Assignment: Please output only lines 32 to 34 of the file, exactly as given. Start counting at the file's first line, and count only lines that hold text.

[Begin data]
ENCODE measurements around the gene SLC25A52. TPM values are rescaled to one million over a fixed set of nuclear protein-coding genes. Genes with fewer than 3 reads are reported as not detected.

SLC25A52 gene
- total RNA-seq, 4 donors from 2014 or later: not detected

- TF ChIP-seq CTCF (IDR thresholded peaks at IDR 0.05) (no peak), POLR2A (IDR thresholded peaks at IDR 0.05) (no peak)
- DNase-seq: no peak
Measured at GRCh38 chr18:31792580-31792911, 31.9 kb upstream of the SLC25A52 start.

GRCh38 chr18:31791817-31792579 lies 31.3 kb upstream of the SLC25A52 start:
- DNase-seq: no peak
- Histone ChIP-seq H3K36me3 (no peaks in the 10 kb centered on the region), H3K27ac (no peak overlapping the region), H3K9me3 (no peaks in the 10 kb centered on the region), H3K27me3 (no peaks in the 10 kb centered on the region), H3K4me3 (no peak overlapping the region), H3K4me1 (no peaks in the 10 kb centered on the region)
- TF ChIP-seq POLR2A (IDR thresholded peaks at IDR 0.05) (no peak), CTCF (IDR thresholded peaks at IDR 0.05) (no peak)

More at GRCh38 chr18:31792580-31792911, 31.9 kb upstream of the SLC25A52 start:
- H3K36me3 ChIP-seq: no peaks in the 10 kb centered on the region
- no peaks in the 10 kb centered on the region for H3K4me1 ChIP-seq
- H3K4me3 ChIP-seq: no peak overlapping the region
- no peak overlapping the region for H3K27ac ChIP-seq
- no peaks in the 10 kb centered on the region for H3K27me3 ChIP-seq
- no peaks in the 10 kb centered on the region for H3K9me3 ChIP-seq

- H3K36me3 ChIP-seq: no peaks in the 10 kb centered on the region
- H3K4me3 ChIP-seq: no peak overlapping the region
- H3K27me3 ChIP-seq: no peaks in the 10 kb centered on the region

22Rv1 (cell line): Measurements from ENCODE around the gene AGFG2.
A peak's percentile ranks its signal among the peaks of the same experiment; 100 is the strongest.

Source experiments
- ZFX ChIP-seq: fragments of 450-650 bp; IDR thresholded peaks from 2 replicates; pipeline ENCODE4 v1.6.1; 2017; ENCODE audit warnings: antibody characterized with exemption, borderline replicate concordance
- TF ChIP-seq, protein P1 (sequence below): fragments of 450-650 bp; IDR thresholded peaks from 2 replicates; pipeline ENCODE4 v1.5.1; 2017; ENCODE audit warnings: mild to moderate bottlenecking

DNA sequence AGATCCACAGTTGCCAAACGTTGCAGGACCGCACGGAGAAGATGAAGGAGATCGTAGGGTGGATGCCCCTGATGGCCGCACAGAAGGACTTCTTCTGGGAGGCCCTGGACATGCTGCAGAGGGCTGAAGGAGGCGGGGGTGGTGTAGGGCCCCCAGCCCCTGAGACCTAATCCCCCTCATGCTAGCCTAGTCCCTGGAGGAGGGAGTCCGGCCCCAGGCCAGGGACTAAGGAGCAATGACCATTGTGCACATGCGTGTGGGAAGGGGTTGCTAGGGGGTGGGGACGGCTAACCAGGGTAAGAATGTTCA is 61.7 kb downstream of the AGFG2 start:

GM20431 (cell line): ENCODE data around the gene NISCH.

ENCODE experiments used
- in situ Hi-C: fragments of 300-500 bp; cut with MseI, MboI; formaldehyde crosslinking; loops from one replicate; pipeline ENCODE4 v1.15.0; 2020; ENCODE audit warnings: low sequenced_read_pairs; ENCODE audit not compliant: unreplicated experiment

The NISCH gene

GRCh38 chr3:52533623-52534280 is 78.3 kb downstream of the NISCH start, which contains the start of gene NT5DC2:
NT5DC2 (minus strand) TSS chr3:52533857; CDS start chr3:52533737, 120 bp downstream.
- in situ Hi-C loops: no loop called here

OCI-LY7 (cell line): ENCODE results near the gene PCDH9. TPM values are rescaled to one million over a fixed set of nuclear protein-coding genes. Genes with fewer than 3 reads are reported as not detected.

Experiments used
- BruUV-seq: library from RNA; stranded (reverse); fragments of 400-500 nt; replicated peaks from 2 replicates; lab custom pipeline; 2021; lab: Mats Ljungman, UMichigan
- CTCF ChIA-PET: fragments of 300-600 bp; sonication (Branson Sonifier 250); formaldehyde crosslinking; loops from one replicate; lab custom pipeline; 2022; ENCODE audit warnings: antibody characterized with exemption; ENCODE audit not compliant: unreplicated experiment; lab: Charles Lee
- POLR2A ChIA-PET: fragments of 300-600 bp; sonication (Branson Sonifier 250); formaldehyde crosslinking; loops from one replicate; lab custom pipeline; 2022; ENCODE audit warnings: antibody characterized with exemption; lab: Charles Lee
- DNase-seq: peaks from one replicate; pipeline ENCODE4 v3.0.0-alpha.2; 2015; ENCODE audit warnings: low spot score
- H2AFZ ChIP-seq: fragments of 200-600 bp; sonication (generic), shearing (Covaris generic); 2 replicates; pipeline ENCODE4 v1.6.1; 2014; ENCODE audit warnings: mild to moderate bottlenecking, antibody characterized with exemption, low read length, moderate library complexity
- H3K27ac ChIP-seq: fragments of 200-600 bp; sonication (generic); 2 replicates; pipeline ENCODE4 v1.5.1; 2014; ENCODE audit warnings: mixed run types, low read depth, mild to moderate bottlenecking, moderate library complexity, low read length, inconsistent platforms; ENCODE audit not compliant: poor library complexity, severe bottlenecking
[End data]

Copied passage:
NT5DC2 (minus strand) TSS chr3:52533857; CDS start chr3:52533737, 120 bp downstream.
- in situ Hi-C loops: no loop called here

OCI-LY7 (cell line): ENCODE results near the gene PCDH9. TPM values are rescaled to one million over a fixed set of nuclear protein-coding genes. Genes with fewer than 3 reads are reported as not detected.